Some argue that these pools are not the ones discussed in Ecclesiastes chapter 2, but Josephus said they were, in fact, built by Solomon. Why did he build them? Naturally, Jerusalem needed water. On top of that, tradition states that it was a place where Solomon’s many wives would bathe and that the king would pass by the spot while riding in his chariot.

But the real reason is in our text. He built it for himself. He hoped this project might give him satisfaction. It was one more desperate attempt to discover meaning in his life. A reason for living.

Tonight, we’ll see the many avenues he took in his pursuit for meaning. We’ll see that he lived “the good life” to an extreme no one could ever approximate. But no matter how much he had, how far he went, how good it felt, it was never enough. Day after day he woke up empty and unfulfilled.

Ecclesiastes 2:1 – I said to myself, “Go ahead, I will test you with pleasure; enjoy what is good.” But it turned out to be futile.

At the start of his experiments, the Teacher tries a variety of personal pleasures. Personal is the operative word. Everything we’ll read tonight was for self. He uses the word “I” 21 times in 11 verses. Not to mention the me’s, myself’s, and my’s. “I said to myself” is the opening phrase.

He decided to live a purely hedonistic lifestyle.[2] Self-indulgence. Self-fulfillment. Unrestrained luxury and experience. All the promises made to us on casino billboards, in cruise vacation brochures, and junk mail with the words “one lucky winner…” all those things the Teacher did for himself. And he did it all without even going into debt!

Now, the pleasure pursuits weren’t all necessarily sinful.[3] The term pleasure can mean simply joy or gladness.[4] But we see that his efforts were physical, temporal, and personal. Under the sun.

As usual, he gives us the bottom line up front: It turned out to be hevel. Smoke. He was surprised to find out how hevel a life of pleasure is. Where it says, “but” there, it means, “Behold!”[5] “Take a look at this!” We don’t expect this outcome. In fact, we still have a hard time believing it today, no matter how many times we’re told it’s true. We think maybe we know how to beat the system. We don’t.

Ecclesiastes 2:2 – I said about laughter, “It is madness,” and about pleasure, “What does this accomplish?”

They say laughter is the best medicine…but better keep taking your insulin. It’s not that the Teacher is against laughter – laughter and whimsy are great things. But can you feed a family with laughs?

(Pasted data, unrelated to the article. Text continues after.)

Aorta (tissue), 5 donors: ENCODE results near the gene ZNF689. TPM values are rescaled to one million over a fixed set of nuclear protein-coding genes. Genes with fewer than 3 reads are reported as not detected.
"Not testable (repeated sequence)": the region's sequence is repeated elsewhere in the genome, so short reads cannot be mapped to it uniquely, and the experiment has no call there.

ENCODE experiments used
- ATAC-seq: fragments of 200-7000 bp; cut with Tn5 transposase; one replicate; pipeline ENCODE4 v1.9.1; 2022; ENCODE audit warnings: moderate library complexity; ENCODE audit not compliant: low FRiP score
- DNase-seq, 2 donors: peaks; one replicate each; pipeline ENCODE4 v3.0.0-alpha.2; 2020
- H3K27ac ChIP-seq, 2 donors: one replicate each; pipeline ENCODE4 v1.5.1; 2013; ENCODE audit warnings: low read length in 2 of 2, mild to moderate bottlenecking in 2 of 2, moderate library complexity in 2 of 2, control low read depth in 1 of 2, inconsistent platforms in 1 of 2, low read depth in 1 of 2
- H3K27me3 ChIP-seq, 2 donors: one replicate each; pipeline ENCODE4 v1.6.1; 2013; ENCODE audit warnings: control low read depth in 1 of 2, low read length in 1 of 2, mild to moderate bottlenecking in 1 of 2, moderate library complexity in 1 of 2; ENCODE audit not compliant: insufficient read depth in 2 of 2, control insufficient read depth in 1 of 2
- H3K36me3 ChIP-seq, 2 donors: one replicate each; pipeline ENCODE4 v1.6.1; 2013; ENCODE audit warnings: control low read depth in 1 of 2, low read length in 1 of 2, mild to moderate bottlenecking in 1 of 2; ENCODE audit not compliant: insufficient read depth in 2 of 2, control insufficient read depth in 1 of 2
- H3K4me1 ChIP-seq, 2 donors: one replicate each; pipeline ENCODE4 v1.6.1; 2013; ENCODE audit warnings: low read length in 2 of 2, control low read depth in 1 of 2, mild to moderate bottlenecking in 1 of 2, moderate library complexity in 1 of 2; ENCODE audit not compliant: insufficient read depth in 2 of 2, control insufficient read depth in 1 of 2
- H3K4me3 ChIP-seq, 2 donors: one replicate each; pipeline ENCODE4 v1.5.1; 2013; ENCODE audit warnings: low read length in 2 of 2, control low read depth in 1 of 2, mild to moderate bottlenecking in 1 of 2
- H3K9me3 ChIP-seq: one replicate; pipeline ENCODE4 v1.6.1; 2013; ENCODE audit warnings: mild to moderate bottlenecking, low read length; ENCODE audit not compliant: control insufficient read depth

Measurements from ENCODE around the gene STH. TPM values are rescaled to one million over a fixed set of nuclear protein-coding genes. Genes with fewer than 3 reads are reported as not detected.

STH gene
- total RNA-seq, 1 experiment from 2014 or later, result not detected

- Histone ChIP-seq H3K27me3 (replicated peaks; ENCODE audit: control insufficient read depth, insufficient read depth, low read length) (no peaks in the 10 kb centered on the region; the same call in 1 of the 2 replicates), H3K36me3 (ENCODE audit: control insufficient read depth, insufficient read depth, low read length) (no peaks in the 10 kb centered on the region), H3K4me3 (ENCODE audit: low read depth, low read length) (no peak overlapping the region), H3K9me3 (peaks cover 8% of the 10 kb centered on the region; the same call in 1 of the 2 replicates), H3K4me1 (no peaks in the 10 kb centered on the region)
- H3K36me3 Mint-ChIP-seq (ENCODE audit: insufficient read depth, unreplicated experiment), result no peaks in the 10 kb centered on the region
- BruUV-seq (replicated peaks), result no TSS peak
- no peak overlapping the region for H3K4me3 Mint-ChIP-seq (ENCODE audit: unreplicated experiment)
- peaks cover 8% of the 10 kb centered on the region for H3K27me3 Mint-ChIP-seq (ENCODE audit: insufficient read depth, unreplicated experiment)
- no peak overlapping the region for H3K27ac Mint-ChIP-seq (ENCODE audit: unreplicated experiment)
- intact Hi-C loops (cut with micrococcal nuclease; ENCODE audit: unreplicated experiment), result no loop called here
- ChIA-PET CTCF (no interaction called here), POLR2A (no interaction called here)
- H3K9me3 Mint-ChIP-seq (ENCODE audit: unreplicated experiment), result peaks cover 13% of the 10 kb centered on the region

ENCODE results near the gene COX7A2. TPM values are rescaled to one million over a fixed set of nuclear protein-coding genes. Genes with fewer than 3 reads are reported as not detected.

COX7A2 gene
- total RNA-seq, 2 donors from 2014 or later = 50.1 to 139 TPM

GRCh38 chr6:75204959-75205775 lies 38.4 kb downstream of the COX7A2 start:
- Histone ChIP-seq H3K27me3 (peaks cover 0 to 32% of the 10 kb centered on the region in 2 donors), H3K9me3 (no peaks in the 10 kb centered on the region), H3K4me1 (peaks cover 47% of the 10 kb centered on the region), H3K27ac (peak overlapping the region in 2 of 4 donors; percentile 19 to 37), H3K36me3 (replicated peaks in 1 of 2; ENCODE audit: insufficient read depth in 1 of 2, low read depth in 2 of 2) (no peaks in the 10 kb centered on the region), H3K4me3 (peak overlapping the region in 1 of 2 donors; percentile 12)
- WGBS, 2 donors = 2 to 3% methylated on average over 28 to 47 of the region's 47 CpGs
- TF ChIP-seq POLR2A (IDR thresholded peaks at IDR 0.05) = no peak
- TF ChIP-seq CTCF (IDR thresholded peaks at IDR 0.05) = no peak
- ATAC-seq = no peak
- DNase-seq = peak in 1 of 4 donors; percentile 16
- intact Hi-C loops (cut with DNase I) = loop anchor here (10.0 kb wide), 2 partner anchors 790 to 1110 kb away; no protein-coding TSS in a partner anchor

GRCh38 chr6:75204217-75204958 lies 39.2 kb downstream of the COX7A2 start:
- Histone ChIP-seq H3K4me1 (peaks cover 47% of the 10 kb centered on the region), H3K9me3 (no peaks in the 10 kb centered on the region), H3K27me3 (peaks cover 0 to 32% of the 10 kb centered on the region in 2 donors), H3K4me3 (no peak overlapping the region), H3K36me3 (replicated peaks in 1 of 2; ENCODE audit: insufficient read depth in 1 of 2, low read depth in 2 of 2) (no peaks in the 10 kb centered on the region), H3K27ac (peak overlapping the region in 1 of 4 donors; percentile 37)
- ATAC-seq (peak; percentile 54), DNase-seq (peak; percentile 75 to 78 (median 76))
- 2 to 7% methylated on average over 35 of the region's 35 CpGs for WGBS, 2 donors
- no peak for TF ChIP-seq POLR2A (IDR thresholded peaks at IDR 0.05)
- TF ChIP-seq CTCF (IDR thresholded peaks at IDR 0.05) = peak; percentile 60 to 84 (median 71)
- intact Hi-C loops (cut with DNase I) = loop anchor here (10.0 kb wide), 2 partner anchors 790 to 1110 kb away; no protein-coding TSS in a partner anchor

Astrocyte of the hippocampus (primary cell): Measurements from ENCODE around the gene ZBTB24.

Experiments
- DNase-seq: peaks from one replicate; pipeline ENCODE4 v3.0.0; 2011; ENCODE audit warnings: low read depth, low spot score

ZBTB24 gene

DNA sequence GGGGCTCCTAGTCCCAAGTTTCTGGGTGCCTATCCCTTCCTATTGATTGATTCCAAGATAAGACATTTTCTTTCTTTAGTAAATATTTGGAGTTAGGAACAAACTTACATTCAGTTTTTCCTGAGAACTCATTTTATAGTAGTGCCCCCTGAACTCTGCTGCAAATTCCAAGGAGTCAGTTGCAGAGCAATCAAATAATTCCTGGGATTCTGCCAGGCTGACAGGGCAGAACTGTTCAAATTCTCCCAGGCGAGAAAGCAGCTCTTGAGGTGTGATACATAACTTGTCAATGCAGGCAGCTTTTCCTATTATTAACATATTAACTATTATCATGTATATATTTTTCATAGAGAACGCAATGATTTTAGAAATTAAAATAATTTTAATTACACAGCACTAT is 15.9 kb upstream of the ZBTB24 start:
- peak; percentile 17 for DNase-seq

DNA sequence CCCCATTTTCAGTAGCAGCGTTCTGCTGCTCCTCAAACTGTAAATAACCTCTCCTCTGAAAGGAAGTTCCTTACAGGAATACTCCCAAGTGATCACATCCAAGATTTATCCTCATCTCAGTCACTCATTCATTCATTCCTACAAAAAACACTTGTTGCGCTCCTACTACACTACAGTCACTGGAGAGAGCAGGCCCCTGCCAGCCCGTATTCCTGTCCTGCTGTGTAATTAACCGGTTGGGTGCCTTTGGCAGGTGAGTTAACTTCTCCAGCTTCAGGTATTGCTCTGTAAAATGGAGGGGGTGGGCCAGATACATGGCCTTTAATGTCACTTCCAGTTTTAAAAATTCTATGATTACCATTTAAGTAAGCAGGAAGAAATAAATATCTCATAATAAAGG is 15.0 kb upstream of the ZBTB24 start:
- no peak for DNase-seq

You can love a good joke, but imagine if your favorite comedian told a great bit, everyone cracks up, then once the crowd is quiet again, they told the exact same joke. No one is going to laugh a second time. We’d be confused because there needs to be a new joke. That first laugh is gone.

Man’s humor can really help in day-to-day circumstances. We love to laugh. But, it cannot solve the basic problems of life.[6] It improves experience but doesn’t give meaning to existence.

Ecclesiastes 2:3 – I explored with my mind the pull of wine on my body—my mind still guiding me with wisdom—and how to grasp folly, until I could see what is good for people to do under heaven during the few days of their lives.

The Teacher left the laugh factory feeling more crazy than content, so he ditched comedy and gave chemicals a try. He became a great expert on wine. Later we’ll see he didn’t just imbibe, he founded great wineries, too.

He wasn’t blacking out every night. We see the caveat that his mind still guided him with wisdom. But he experimented with intoxication, different states of mind through chemical agents.

Have you heard of 2021’s Best International Picture winner Another Round? It’s about four friends who embark on an experiment where they will maintain a certain blood alcohol level throughout the workday. In fact, there have been scientific studies on constant “micro-dosing” of alcohol.[7] An article I read on it suggested a few positive effects, though you have to watch out for addiction, cancers, digestive diseases, “and other health and social harms to both the drinker and others.”

The Teacher asks, “is this good? Will this do for me what I want it to in the long run?” He references the brevity of life and the fact that we’re all headed toward death. So, is this a meaningful way to live out my life? He’s trying to grasp an answer, but the hevel drifts away with his buzz.

Comedy and chemicals weren’t the solve he longed for, so he turned next to great civic endeavors.

Ecclesiastes 2:4-6 – I increased my achievements. I built houses and planted vineyards for myself. I made gardens and parks for myself and planted every kind of fruit tree in them. I constructed reservoirs for myself from which to irrigate a grove of flourishing trees.

Everything here is in the plural.[8] When the Teacher built, he built a lot and he built big. Palaces, storehouses, fortresses, halls, chariot cities.[9] Orchards and gardens and reservoirs to water them.

But it wasn’t for his people, not primarily. See what he says in verse 4? “I built and planted…for myself.” He’s going to use that phrase five times in these verses.

Now this is interesting: The word for “parks” is the word from which the Greeks got “paradise.”[10]